These were critical first steps in planting seeds for building inclusiveness into the organizational DNA.  After just 12 months, we saw a noticeable change in attitudes, beliefs and expectations.  A learning philosophy had begun to uproot a somewhat blaming culture.  There was also a shift in board, staff, intern and volunteer confidence in handling racially-charged situations which frequently came up between people participating in programs at the center.  One unexpected benefit – our monthly trainings were offered to all who needed to take them, which resulted in a mix of staff, volunteers, interns and board members at each.  Due to the intimacy of the experience, many formed lasting bonds with those with whom they had attended the training and this was often times a cross-role relationship with staff and board members mixing with volunteers and interns.  This cross-relationship building only further solidified and strengthened the inclusive culture that was taking root.

Read Part 7: I’ll Show you Mine: Transparency in Diversity & Inclusion Work

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This is one post in a multi-part story documenting one historically white organization’s journey toward becoming racially inclusive.  The series seeks to document the challenges and successes faced along the way in an effort to provide a learning tool for other nonprofit organizations who wish to do the same.  For a complete copy of Affirmations’ “Blueprint for Change” visit www.GoAffirmations.org and click on About Us.Kathleen LaTosch at NCRC Annual Conference 2012 
 
Kathleen LaTosch is a consultant specializing in diversity and inclusion planning for nonprofit organizations.  She worked at Affirmations, Michigan’s largest LGBT organization, from 2002-2011 and served as Chief Administrative Officer from 2007-2011.  While there, she was responsible for facilitating a broad-based racial diversity and inclusion initiative.  For more information about Kathleen’s work and availability, email her at klatosch at gmail.com
 

What Does Getting Commitment from the Top Look Like?

Denied-Approval-small

Perhaps one of most pressing questions from people who are working on best practices for diversity and inclusion is “what if we do all this work – collecting information and making recommendations for change – and nothing happens?”  For volunteers and staff who are members of diverse groups, this means, “hey, if you want me to put a lot of time and energy into this, I want some reassurance that the organization is actually going to implement the recommendations once they are made.”  There’s a fear, usually based on one’s real, lived experience, that suggestions and recommendations for change will not be heard or prioritized by organizational leadership.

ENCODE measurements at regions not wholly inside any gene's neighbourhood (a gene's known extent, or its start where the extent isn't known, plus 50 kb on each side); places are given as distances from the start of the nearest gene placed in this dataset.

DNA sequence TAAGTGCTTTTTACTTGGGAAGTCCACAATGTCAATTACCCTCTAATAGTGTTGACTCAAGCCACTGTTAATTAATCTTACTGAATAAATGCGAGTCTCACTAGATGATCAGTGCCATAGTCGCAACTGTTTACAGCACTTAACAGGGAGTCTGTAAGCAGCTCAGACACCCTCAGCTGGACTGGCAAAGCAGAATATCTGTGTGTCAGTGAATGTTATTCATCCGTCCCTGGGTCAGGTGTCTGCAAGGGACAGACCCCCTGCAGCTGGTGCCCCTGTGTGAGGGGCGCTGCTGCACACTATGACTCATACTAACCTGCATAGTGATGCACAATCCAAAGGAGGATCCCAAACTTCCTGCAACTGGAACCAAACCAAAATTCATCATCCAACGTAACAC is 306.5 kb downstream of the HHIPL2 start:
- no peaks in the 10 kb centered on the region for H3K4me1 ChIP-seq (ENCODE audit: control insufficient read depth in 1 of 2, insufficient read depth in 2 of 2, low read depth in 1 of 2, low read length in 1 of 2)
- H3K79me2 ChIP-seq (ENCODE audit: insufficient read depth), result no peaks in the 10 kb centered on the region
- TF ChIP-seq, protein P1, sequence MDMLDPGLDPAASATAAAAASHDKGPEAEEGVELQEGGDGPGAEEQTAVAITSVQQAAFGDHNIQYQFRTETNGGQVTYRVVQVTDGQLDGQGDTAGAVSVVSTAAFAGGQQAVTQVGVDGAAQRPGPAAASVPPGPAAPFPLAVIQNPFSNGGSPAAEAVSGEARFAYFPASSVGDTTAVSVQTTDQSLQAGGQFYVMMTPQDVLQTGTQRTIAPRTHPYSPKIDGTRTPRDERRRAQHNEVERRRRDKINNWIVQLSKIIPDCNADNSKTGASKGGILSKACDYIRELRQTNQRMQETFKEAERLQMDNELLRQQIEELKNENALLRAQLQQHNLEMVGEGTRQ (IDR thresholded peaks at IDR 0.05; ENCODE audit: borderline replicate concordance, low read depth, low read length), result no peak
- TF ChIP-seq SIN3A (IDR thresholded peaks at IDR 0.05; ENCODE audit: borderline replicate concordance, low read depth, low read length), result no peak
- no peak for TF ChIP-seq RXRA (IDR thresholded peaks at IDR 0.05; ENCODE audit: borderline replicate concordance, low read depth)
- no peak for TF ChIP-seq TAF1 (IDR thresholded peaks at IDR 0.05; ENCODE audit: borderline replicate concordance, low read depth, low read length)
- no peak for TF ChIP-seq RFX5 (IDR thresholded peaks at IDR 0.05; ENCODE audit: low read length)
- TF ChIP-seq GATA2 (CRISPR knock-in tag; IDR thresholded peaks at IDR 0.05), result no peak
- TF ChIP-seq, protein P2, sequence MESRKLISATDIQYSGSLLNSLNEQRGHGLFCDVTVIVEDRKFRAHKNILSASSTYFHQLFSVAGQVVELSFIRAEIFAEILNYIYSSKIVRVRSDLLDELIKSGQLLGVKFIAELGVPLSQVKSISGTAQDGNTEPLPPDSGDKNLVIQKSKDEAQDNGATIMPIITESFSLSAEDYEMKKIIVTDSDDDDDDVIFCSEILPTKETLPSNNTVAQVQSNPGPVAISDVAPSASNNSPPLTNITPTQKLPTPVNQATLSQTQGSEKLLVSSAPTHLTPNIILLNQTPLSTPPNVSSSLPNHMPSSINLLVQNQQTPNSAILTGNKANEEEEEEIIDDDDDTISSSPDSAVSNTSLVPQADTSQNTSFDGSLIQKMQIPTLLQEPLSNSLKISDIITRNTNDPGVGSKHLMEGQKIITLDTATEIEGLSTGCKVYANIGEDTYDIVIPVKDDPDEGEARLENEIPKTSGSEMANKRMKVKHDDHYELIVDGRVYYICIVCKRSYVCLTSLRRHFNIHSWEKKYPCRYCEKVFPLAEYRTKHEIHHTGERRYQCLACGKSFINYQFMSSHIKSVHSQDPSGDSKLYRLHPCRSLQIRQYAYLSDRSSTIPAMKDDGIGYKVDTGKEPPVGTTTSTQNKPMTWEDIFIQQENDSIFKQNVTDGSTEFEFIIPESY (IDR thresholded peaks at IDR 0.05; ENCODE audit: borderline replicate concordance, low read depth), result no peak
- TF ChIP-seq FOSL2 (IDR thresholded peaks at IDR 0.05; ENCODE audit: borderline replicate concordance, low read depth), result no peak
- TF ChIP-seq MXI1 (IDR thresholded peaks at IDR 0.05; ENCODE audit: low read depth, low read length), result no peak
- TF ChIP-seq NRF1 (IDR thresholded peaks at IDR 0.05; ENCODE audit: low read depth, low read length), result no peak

And they’re right.   Sometimes that happens.  Sometimes the best laid plans are all for naught.  There’s a reason people are fearful.  Sometimes, when push comes to shove, organizational leadership deems the recommendations too difficult or time-consuming to implement.  They might say, “Why should we prioritize this issue – we need to focus on raising money.”  Or, “We have a mission and that’s our priority.”  Or even, “Isn’t this just catering to ‘fringe’ groups?”

The last thing you want to happen at your organization is for these fears to be realized.  Not only could it undermine the whole process, but it will damage your organization’s reputation on diversity and inclusion.  It will make it much tougher to successfully do this work in the future.

It’s important to set the stage early, before you do the work, to ensure commitment from each critical person whose approval will be required to move the recommendations forward once complete.  In the case of a small nonprofit organization, this means securing commitment from the board and staff, at a minimum.  It could also include key volunteers – people who will be charged with implementing action items.

Within Affirmations’ Multicultural Advisory Committee (MAC), the group had established a base trust and had identified a solid model from which to work – the Denver Foundation’s Inclusivity Project.  Once the committee laid eyes on the 300+ page guidebook, there was a pause.  No one was ready to commit to that depth of work without ensuring that the board and Executive Director would back a completed plan 150%.   This was stage two of building trust – asking the leadership of the organization for a commitment to accountability, in advance of doing the work.

It was an important step and solidly prepared the way for future work to be completed.  The Multicultural Advisory Committee (MAC) asked the Board of Directors to make a formal resolution supporting its work.  In a May 2009 meeting, the Board acted on that request, putting the resolution in writing, documenting it in the public minutes of the board record.  That resolution was then brought back to the MAC at their next meeting and presented to the full committee by the President of the Board of Directors.  This record was kept in the committee and board member files.

For groups that come together from a painful experience, this action provides a much-needed support and trust base from which to work.   This may not be the case for all organizations, and not all organizations may feel they need to gain this level of formality around their efforts, but it can also be a preventative step that protects the work from being derailed in the future.  This formality provides a measure of organizational accountability when board members or Executive Directors leave the organization and establishes a measure of expectation for their replacements.